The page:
The Global War Against Radical Islamic Terrorism
Speaker: Howard Hart
Date: February 11, 2005
Howard P. Hart argues that the United States is involved in a global war against radical Islamic terrorism and a massive counter-insurgency effort in Iraq. It also faces a host of related problems, ranging from the potential consequences of a nuclear-armed Iraq; the threat of an irrational North Korea; and potential instability in so-called "allied" Islamic states. These issues have serious domestic and foreign policy implications, many of which, he says, the country has not properly or thoroughly addressed. Hart explores the fundamental factors that produce the fighting in Iraq; the endless standoff over the Palestinian issue; and the general antipathy toward America in much of the Muslim world. He asks, what are our options and their consequences? What domestic sacrifices must the country accept to pursue President Bush's determination to bring "freedom to the darkest corners of the globe"? Hart addressed these issues from the perspective of an intelligence officer serving in CIA's Clandestine Service with many years of experience in the Middle East and South Asia. He attempted to identify the key issues of fact and examine some of the alternatives that policy makers must grapple with. A retired very senior Clandestine Service officer, Hart brings unusual experience to bear on the Iraq issue, since for some years he directed the successful insurgency against the Soviet Union in Afghanistan. He also served in Iran up to and after the overthrow of the Shah's government; in the Persian Gulf; and in counter-terrorism operations in the Middle East. His exploits were celebrated in Steve Coll's Ghost Wars: The Secret History of the CIA, Afghanistan, and bin Laden, From the Soviet Invasion to September 2001; and in George Crile's Charlie Wilson's War: The Extraordinary Story of the Largest Covert Operation in History. Hart now lives in Virginia.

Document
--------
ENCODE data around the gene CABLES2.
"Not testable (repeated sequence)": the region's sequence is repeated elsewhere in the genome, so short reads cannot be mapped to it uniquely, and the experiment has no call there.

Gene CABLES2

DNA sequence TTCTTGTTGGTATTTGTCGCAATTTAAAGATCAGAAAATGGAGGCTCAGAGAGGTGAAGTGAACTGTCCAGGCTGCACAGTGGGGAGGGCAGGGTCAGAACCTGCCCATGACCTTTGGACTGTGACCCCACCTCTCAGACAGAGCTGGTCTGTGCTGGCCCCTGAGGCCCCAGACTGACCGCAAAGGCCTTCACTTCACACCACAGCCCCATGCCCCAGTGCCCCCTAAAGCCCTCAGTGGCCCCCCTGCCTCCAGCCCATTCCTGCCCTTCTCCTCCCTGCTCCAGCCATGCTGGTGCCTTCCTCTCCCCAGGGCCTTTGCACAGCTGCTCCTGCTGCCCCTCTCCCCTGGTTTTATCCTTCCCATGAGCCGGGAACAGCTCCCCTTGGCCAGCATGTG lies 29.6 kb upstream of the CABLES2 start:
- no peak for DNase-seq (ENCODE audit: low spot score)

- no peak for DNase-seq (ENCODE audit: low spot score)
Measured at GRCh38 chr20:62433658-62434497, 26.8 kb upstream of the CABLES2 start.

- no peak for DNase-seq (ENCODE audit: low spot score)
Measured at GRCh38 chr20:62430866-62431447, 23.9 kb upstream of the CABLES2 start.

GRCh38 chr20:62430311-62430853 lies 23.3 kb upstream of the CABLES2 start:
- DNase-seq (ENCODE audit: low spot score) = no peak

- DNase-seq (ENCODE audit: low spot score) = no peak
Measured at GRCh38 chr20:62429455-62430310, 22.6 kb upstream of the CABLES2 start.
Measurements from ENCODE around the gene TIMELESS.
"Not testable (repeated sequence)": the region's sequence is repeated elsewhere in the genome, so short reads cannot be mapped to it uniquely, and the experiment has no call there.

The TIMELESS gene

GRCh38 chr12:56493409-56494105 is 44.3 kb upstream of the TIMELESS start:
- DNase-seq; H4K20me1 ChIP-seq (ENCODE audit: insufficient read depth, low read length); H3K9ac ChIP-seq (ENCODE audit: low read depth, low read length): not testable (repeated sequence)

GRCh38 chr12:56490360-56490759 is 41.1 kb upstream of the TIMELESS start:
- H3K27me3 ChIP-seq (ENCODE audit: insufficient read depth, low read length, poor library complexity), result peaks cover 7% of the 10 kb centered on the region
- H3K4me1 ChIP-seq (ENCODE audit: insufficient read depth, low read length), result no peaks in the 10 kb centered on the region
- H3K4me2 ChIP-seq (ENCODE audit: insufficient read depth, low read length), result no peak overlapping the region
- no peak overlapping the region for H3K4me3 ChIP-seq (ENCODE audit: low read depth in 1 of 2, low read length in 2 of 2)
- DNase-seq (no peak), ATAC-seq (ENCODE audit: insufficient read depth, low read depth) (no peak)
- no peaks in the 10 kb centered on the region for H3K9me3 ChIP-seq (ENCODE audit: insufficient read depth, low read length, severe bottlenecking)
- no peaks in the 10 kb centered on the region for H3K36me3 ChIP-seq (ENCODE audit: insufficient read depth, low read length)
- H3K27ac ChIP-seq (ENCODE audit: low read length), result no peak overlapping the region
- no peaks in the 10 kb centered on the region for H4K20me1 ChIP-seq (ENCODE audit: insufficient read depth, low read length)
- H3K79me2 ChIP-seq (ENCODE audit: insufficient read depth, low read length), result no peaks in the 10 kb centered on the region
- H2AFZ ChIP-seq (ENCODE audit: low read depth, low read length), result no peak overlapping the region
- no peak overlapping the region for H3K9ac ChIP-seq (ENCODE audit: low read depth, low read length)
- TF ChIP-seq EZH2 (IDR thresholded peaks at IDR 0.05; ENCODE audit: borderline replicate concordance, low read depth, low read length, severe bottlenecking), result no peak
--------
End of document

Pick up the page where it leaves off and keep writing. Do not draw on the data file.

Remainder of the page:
Audio (click to play)